Vertical Seismic Profiling and seismic properties of Gas Hydrate in an Arctic well
Yanpeng Mi, Akio Sakai, Rakesh Walia, Roy D. Hyndman, Scott R. Dallimore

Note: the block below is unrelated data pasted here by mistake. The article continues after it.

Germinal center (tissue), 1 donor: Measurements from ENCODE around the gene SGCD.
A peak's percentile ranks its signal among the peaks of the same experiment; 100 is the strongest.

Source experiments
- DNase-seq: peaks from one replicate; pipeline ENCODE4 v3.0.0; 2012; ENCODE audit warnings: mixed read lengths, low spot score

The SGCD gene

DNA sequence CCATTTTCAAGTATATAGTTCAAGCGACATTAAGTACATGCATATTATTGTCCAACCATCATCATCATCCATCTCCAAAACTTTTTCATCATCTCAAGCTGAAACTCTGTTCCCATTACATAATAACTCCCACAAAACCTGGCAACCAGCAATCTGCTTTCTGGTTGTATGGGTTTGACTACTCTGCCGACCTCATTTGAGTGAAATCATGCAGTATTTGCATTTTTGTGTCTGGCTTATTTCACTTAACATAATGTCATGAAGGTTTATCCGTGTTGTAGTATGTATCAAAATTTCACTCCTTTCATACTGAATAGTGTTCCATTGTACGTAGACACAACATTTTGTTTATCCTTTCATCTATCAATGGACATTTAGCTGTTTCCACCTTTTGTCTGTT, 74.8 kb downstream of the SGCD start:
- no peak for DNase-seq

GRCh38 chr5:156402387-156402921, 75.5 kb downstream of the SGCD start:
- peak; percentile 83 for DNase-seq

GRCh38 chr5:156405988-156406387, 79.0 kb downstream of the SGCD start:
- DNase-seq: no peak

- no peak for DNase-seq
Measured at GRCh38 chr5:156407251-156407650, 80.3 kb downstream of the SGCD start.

Gas hydrate is an ice-like nonstochiometric inclusion compound with water molecules forming a three-dimensional network within which small gas molecules (guest) can be trapped. In a collaborative Japan-Canada research project, a 1150 m research well was drilled in the Canadian Arctic to investigate gas hydrates beneath permafrost. The well located in the Mackenzie Delta, N.W.T. was part of a Japanese government-industry program to assess the potential of gas hydrates as an energy source. The primary objectives of the well were to evaluate drilling, coring and geophysical technologies prior to gas hydrate drilling program offshore Japan. The project involved comprehensive downhole measurements and laboratory studies on recovered cuttings and core. This article reports the results of vertical seismic profiling surveys (VSP), which have been used along with downhole log data, to evaluate the effect of gas hydrate on velocity and to estimate gas hydrate concentrations. VSP was recorded for both vertical and offset source positions, using multi-component receiver tools and multi-polarized vibrators. The excellent data quality allows accurate compressional and shear wave velocity profiling, as well as reliable estimation of the gas hydrate effect on sediment elastic properties. Major reflectors, such as the base of the permafrost zone and the hydrate host strata, were clearly seen in the VSP data. Corridor stack of zero-offset P-wave data and VSP-CDP transform of offset data provide good comparisons with the surface seismic data. Velocities in the permafrost section above 620 m are markedly increased by ice bonding and are generally over 2500 m/s. In the largely unfrozen section from 620 m to 890 m, the velocities are lower, and range from 2000 m/s to 2400 m/s. In the main gas hydrate zone below 890 m to the base of the hydrate stability zone at around 1100 m, velocities are increased by hydrate cementation up to 2500-3700 m/s. The estimated hydrate saturations are highly variable, reaching as high as 60% in short sections, with an average of about 20% (~7% of sediment volume for 35% porosity) in the 900-1100 m interval. Poisson's Ratio is ~0.39 in both the permafrost and gas hydrate sections compared to ~0.44 in the unfrozen sections. The seismic properties indicate that the hydrate is located mainly in the sediment pores, rather than cementing the grain contacts, and that commonly used velocity versus hydrate concentration relations are approximately valid. Gas hydrate stiffen the sediment matrix and should cause less seismic attenuation effect, hence a higher seismic quality factor (Q) than that of normal sediment. The power ratio method gave a Q of about 30 in the dominant bandwidth from 50 Hz to 100 Hz, while higher Q value for higher frequency within the normal sediment. The destructive interbed multiples caused by hydrate layers prevented even a rough Q value estimation.